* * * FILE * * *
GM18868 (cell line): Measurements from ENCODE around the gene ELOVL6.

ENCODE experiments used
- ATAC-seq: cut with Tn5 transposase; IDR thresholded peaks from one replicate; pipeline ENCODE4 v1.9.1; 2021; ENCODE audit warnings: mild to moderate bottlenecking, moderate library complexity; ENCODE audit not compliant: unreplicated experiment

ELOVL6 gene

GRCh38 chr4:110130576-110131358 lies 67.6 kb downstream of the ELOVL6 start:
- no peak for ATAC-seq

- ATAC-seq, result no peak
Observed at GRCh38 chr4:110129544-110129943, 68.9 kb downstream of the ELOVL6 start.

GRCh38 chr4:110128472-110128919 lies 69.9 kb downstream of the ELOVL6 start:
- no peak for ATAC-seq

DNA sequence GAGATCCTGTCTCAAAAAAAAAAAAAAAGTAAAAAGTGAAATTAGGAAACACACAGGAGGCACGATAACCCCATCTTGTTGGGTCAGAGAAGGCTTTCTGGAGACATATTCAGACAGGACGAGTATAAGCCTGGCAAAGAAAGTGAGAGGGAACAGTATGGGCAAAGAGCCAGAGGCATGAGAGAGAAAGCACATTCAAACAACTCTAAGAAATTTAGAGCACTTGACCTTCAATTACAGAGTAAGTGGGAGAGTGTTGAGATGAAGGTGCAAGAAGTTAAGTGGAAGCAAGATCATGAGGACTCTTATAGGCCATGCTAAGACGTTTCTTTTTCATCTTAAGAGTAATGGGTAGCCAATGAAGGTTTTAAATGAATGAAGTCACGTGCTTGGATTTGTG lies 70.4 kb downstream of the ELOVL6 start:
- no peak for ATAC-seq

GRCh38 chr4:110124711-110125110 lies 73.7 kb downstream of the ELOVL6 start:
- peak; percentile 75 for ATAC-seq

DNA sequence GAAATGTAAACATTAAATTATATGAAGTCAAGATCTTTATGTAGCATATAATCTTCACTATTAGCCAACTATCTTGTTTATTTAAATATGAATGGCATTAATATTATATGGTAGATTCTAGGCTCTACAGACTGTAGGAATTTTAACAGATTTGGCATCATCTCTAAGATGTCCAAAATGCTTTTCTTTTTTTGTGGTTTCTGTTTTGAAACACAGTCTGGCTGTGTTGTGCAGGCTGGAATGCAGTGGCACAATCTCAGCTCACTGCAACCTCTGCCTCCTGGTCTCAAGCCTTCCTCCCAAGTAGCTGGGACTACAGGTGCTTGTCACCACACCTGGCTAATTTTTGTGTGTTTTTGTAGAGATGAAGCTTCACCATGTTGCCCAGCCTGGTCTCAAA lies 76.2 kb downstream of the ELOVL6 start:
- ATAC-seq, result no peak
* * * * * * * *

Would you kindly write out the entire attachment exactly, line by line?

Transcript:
GM18868 (cell line): Measurements from ENCODE around the gene ELOVL6.

ENCODE experiments used
- ATAC-seq: cut with Tn5 transposase; IDR thresholded peaks from one replicate; pipeline ENCODE4 v1.9.1; 2021; ENCODE audit warnings: mild to moderate bottlenecking, moderate library complexity; ENCODE audit not compliant: unreplicated experiment

ELOVL6 gene

GRCh38 chr4:110130576-110131358 lies 67.6 kb downstream of the ELOVL6 start:
- no peak for ATAC-seq

- ATAC-seq, result no peak
Observed at GRCh38 chr4:110129544-110129943, 68.9 kb downstream of the ELOVL6 start.

GRCh38 chr4:110128472-110128919 lies 69.9 kb downstream of the ELOVL6 start:
- no peak for ATAC-seq

DNA sequence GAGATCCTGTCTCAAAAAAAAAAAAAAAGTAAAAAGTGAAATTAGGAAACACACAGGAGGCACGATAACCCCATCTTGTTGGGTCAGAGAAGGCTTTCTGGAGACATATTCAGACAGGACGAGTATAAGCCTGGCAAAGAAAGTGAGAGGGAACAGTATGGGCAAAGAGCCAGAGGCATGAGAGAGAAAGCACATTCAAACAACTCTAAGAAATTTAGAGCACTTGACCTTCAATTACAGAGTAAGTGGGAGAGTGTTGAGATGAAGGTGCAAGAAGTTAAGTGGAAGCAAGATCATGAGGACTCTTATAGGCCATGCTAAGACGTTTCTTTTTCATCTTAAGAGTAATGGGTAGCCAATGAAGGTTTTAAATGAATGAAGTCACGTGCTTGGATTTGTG lies 70.4 kb downstream of the ELOVL6 start:
- no peak for ATAC-seq

GRCh38 chr4:110124711-110125110 lies 73.7 kb downstream of the ELOVL6 start:
- peak; percentile 75 for ATAC-seq

DNA sequence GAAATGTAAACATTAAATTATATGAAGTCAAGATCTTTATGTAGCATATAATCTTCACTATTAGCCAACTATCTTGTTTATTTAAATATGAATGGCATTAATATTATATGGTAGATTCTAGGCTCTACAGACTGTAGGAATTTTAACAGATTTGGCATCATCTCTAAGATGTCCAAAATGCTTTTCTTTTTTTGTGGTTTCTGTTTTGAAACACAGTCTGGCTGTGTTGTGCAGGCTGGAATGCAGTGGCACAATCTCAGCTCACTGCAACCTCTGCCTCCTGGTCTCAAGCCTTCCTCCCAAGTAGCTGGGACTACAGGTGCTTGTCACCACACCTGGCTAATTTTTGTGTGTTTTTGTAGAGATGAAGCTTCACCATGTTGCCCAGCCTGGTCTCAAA lies 76.2 kb downstream of the ELOVL6 start:
- ATAC-seq, result no peak